Apr. 25, 2008 – Researchers at Chuo U. have developed technology that could slash costs for high-output long-wavelength lasers by 90%, reports the Nikkei Business Daily.
Gallium arsenide (GaAs) can process laser light into a relatively long 5μm-20μm wavelength, but the crystal orientation must be optimized. The research group layered GaAs crystals 100μm thick at room temperature in a vacuum using argon particles to remove the oxide film on the crystals’ surface, allowing them to be put together with no gap. Shining a 1.06μm laser on them resulted in an output wavelength of 10μm.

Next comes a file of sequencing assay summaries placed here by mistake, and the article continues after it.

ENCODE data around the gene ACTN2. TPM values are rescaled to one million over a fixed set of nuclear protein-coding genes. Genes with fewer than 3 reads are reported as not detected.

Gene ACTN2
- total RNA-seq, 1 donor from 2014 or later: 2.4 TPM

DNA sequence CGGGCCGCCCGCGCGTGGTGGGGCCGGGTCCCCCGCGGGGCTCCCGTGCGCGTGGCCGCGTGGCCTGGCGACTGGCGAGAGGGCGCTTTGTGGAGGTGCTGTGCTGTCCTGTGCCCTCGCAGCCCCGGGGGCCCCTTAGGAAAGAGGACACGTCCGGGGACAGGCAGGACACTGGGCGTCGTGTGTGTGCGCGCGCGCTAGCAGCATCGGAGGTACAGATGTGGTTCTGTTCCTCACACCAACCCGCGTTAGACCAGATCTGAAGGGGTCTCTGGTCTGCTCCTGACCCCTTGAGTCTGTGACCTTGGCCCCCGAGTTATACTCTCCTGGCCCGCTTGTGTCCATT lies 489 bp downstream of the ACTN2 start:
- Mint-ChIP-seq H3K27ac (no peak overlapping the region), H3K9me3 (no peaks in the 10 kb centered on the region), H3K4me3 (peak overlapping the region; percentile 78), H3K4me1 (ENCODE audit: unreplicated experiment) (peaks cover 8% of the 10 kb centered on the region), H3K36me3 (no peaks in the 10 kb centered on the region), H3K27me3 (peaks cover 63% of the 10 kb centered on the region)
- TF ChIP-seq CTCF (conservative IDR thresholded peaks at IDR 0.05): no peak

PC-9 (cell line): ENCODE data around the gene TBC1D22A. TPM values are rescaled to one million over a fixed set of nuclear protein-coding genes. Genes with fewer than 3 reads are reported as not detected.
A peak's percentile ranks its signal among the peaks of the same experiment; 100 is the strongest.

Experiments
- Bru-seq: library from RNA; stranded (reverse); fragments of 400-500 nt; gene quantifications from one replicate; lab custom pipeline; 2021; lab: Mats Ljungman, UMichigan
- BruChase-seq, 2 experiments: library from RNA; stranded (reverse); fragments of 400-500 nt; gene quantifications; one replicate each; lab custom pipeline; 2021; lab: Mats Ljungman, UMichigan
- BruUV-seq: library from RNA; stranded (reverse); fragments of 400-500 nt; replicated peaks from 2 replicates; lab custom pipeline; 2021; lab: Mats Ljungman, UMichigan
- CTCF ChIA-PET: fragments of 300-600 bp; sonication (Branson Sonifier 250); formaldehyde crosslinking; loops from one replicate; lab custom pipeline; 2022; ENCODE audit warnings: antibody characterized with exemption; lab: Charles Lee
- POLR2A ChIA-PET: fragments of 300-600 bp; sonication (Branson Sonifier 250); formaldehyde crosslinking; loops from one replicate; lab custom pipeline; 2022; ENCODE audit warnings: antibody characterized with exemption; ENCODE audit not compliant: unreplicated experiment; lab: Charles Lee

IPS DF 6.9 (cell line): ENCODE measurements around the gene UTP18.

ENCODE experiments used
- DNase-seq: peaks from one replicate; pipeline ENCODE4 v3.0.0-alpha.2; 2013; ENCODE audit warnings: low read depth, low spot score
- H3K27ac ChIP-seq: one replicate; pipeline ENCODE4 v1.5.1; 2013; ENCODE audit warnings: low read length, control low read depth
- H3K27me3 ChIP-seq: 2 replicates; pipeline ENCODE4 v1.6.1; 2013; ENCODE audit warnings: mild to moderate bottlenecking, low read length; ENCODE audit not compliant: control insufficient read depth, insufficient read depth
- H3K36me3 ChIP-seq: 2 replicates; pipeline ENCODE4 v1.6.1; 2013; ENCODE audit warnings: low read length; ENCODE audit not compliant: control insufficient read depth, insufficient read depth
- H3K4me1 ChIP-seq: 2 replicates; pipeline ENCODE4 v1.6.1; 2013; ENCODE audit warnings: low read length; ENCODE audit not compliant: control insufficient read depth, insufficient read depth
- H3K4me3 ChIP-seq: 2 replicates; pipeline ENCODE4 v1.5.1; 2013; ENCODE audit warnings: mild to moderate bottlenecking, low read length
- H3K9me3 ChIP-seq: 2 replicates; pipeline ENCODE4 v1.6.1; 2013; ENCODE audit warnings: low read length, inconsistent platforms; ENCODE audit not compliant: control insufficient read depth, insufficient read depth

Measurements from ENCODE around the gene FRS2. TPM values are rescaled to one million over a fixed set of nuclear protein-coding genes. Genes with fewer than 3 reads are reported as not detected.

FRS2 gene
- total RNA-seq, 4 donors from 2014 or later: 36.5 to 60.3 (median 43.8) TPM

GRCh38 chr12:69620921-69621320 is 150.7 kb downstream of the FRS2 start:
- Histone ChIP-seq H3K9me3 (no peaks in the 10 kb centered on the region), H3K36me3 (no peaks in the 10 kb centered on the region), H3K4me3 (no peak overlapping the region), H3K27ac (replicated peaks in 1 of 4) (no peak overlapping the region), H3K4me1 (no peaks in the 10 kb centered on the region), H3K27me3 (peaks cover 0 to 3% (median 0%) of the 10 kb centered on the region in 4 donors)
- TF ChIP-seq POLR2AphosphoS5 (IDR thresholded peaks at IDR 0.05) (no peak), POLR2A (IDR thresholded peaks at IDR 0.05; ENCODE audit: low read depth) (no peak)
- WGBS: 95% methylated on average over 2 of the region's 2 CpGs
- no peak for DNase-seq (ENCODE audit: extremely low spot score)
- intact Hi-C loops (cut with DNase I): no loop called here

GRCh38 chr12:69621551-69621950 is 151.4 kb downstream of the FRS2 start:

So far the researchers have been able to produce six layers with this technique, the Nikkei but aims to increase the crystal thickness to “a practical level” for commercialization in roughly three years, for use in semiconductor processing and materials analysis — where the group estimates it could reduce the cost of long-wavelength lasers by a factor of 10.